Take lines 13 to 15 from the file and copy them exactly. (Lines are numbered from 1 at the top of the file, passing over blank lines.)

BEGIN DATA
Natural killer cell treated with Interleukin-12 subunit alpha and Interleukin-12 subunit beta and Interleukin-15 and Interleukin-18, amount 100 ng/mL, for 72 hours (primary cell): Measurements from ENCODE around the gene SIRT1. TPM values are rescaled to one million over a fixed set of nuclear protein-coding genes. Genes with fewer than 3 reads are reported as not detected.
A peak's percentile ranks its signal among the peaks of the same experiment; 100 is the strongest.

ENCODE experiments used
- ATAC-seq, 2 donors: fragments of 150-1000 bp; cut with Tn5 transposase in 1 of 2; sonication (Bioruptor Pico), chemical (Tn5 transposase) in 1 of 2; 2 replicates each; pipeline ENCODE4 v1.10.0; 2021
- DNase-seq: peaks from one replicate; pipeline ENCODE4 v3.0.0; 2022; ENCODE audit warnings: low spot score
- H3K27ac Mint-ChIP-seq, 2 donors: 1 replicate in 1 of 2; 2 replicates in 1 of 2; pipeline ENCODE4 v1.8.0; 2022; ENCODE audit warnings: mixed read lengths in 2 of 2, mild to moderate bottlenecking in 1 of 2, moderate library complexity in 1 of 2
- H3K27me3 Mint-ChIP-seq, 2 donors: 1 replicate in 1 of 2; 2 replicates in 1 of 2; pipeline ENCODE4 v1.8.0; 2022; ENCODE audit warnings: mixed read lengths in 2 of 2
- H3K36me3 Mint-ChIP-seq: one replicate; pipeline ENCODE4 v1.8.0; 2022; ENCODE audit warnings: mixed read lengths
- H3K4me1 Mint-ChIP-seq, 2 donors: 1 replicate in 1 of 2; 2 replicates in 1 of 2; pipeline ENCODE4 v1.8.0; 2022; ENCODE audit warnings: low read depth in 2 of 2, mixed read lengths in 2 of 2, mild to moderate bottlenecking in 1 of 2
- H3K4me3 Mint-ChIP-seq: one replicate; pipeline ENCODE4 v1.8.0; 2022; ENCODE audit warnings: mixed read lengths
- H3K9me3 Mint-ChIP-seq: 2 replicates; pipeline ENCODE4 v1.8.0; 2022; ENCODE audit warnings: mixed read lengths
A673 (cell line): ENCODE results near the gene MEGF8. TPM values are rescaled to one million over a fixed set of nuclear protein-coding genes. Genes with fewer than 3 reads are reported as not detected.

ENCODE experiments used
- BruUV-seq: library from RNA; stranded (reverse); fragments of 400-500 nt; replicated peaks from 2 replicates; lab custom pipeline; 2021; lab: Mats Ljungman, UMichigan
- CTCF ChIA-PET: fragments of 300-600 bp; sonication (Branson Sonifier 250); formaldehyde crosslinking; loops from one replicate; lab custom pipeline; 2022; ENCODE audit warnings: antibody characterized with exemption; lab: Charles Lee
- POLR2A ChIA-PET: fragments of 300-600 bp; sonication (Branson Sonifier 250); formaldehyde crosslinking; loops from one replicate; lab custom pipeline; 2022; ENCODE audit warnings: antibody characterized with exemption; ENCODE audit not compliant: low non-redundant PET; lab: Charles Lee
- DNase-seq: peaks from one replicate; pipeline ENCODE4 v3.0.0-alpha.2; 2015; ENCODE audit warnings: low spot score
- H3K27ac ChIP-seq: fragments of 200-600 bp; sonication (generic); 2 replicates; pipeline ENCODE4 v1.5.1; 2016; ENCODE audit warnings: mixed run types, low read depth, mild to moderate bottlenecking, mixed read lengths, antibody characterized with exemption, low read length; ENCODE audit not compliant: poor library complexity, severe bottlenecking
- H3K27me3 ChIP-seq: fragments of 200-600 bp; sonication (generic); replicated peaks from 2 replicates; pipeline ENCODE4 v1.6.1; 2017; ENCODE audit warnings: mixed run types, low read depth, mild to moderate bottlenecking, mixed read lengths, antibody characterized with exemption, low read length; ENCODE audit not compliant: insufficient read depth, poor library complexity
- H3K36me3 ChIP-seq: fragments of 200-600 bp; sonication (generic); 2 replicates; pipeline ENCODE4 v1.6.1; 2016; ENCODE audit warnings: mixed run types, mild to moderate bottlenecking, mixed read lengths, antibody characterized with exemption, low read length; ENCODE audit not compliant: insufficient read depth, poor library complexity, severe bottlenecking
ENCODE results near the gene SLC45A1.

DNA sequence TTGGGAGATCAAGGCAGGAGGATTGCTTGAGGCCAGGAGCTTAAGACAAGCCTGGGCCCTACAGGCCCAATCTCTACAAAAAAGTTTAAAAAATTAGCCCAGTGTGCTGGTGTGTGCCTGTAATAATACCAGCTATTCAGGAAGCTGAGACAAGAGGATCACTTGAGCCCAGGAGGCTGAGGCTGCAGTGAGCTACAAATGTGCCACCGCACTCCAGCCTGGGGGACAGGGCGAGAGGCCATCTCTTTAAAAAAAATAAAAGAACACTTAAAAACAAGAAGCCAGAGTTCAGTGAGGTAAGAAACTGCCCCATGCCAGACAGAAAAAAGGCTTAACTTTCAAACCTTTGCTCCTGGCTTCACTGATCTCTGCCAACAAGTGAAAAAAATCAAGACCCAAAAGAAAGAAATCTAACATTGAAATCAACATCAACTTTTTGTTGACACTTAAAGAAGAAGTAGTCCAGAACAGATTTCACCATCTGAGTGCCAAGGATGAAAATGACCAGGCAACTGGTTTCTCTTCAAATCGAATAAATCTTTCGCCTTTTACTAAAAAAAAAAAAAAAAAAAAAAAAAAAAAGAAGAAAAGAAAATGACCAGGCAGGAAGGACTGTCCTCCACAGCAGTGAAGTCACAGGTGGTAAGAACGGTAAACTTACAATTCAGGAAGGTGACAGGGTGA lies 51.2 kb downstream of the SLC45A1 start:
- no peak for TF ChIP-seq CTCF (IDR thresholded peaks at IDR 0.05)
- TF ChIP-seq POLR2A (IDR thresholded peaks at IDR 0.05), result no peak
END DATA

ENCODE experiments used
- BruUV-seq: library from RNA; stranded (reverse); fragments of 400-500 nt; replicated peaks from 2 replicates; lab custom pipeline; 2021; lab: Mats Ljungman, UMichigan
- CTCF ChIA-PET: fragments of 300-600 bp; sonication (Branson Sonifier 250); formaldehyde crosslinking; loops from one replicate; lab custom pipeline; 2022; ENCODE audit warnings: antibody characterized with exemption; lab: Charles Lee